Page:Folk-lore - A Quarterly Review. Volume 17, 1906.djvu/70

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6o The Eitropean Sky -God.

oak, perhaps an apple, perhaps a hazel. Our expectation is amply fulfilled. The Irish word bile, denoting ' any ancient tree growing over a holy well or in a fort,' is identical with the name Bile} It follows that Bile, the national forefather, was simply a divinised tree. In fact, just as the Italian Aborigines boasted their descent from ' trunks and heart of oak,' on the acorns of which they fed,^ so the ancient Gaels were children of a deity, who resided in a tree and supplied them with its fruit.

The conclusion just arrived at is sufficiently remark- able. But can we go further and identify any particular tree as a bile of the sky-god, dark or bright .-• Fortun- ately the DinnsencJms, an important work in Middle Irish, which gives the legendary history of numerous hills, caves, lakes, islands, etc., specifies no less than five trees under the name of bile.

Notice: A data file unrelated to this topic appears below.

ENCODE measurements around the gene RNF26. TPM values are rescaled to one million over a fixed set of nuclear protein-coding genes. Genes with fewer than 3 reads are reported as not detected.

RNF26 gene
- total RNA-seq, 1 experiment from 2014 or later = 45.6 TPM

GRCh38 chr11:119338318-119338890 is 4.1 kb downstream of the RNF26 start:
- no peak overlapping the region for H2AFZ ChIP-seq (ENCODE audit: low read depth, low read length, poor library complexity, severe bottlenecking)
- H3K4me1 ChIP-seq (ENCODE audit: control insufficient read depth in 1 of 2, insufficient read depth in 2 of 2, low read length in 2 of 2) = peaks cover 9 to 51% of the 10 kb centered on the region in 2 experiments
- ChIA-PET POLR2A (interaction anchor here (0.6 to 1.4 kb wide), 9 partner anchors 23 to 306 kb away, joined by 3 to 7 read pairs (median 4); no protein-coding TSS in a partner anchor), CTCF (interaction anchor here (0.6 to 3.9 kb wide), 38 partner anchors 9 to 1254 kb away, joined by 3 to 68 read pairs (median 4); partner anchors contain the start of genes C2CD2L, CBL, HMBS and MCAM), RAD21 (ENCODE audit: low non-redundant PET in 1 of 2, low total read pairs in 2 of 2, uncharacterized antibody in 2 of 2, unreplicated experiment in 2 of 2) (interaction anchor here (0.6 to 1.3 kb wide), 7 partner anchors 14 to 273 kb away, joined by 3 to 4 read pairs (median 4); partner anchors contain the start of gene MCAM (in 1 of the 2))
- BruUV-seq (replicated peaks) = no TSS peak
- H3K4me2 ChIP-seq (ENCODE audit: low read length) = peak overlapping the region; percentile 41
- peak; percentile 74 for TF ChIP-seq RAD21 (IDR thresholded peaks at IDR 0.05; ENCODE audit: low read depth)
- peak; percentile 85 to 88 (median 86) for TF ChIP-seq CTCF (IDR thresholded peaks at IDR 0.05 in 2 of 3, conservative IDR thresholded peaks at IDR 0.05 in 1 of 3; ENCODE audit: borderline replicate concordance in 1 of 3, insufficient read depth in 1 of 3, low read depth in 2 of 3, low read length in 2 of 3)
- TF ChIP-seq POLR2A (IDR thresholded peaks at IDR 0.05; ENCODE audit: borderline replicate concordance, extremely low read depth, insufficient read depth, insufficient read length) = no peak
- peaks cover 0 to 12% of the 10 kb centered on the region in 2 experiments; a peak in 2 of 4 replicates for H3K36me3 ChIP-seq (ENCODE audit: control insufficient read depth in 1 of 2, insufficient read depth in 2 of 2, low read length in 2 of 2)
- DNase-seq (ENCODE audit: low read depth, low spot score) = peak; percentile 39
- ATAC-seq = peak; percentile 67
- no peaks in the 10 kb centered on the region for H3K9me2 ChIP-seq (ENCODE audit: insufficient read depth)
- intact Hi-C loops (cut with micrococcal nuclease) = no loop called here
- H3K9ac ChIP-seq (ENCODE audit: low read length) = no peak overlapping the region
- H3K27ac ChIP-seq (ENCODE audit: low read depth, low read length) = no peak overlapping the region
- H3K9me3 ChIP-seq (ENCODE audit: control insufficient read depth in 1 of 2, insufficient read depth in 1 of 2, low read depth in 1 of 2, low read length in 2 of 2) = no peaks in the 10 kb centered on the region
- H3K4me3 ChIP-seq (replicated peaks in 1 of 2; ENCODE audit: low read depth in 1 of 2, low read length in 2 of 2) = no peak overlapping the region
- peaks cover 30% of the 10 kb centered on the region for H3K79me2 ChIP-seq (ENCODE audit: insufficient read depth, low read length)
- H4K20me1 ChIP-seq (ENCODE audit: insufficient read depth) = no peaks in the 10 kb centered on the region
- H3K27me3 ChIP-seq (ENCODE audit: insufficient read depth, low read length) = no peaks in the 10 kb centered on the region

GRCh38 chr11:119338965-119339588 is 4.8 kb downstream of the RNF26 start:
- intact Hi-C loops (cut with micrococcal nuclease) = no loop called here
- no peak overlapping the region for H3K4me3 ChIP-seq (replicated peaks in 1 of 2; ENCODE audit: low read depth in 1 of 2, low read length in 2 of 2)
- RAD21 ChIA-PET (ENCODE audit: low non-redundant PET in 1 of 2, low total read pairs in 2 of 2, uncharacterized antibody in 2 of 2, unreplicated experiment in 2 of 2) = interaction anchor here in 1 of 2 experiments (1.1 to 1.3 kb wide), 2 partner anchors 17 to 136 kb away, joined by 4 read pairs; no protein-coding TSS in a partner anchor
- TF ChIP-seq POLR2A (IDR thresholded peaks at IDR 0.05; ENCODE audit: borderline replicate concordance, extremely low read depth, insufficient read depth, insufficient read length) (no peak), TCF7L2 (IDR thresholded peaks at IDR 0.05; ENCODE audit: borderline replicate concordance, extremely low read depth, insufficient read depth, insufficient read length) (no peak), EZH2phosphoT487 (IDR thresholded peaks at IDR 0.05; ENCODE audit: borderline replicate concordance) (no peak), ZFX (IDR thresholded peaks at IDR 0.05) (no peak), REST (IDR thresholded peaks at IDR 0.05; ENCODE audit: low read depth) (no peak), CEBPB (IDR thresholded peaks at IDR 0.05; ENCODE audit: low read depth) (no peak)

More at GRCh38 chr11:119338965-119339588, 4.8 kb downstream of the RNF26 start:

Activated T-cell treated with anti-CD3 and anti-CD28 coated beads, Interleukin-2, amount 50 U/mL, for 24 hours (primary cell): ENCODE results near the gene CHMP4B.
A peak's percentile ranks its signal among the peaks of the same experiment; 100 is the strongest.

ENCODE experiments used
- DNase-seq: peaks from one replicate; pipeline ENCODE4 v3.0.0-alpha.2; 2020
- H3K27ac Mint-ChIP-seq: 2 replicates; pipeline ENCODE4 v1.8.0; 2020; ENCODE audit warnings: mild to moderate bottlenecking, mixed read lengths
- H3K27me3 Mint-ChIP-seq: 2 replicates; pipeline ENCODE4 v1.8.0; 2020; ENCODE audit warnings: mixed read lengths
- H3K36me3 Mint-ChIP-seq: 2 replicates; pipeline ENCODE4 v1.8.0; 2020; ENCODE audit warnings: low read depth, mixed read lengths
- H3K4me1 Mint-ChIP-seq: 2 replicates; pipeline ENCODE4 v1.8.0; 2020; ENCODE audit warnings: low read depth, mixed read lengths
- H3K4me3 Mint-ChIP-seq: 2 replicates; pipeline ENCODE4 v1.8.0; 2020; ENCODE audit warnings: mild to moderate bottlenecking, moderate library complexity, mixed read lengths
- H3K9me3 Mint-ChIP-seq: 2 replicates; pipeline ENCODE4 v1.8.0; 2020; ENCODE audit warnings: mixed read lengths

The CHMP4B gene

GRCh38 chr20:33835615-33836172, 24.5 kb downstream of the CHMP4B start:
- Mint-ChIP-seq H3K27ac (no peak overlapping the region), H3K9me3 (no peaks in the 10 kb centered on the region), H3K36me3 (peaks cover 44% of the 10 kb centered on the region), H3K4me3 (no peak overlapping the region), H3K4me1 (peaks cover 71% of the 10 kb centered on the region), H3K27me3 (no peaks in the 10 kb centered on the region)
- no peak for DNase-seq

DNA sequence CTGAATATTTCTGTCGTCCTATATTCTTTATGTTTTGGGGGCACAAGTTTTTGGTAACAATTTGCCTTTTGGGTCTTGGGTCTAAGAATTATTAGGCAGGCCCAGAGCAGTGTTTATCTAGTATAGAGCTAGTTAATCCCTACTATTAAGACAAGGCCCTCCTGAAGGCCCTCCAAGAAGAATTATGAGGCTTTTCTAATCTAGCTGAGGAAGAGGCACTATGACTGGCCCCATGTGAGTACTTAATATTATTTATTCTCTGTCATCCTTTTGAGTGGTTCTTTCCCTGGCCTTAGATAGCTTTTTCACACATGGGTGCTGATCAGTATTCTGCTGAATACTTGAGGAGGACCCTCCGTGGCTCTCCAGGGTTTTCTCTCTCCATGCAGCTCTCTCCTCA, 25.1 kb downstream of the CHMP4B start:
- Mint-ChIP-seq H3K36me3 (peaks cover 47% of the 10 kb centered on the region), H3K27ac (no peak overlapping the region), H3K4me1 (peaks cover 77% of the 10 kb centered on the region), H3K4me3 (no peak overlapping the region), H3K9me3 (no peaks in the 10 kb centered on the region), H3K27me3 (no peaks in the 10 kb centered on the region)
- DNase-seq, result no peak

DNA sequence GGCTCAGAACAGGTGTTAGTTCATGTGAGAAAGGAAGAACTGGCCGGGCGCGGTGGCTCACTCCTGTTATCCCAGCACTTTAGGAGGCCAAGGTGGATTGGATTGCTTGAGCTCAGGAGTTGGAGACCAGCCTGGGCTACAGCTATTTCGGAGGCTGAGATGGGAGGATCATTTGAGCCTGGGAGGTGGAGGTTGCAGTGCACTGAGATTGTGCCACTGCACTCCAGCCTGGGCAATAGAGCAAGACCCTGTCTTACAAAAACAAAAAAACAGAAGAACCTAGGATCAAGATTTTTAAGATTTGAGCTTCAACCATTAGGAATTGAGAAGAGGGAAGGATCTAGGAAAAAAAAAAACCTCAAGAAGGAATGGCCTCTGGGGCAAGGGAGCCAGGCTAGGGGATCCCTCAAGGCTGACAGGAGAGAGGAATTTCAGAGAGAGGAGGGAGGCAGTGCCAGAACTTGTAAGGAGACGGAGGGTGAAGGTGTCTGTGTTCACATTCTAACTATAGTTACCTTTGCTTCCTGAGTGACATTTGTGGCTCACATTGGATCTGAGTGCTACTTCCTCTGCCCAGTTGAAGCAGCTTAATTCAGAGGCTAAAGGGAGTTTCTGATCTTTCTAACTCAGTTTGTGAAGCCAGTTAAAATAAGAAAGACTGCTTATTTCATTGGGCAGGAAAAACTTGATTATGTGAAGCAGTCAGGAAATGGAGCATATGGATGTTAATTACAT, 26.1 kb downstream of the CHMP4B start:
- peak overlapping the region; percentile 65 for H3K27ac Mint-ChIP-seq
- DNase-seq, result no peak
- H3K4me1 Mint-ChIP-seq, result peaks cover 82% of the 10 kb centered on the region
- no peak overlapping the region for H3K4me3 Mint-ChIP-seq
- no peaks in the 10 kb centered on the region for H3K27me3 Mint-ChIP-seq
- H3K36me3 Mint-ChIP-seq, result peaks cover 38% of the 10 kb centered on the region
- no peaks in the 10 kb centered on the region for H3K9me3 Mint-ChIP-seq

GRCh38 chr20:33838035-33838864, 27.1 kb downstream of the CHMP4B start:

One such tree was a gigantic evergreen oak growing on the plain of Mugna beside the river Barrow in the east of Leinster. We are told : ' equally broad were its tops and the plain (in which it stood).'^ And again: ' thirty cubits was its girth, and its height was three hundred cubits, and its leaves were on it always.' * Also : ' it was for a long while hidden until the birth of Conn of the Hundred Battles (when it was revealed). Ninine

^ Rhys Hibbert Lectures p. 678, where the equation of bile with Bile is tentatively suggested, but without discussion of its consequences.

^Verg. Aen. 8. 315 ff. See further Classical Review xviii. 371 n. 4.

^ Whitley Stokes ' The Rennes Dind'senchas ' in the Revue celtique xv. 420. Id. 'The Edinburgh Dintisheiichas' in Folk-lore iv. 485 cites the scrap of folk-song : " Mughna's oak-tree without blemish, | Whereon were mast and fruit, | Its top was as broad precisely | As the great plain without ..." This is somewhat inconsequently subjoined to the statement : ' Woods, great oak-trees grew there, so that their tops were as broad as the plain.' But folk-song deserves more attention than a rationalising explanation.

  • Id. Revue celtique xv. 420, Folk-lore iv. 485 f.